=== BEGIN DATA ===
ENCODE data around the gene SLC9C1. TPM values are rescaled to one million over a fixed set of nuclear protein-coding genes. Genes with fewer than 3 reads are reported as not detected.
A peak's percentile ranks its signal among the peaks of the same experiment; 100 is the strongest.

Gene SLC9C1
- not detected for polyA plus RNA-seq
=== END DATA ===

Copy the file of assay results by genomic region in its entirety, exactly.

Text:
ENCODE data around the gene SLC9C1. TPM values are rescaled to one million over a fixed set of nuclear protein-coding genes. Genes with fewer than 3 reads are reported as not detected.
A peak's percentile ranks its signal among the peaks of the same experiment; 100 is the strongest.

Gene SLC9C1
- not detected for polyA plus RNA-seq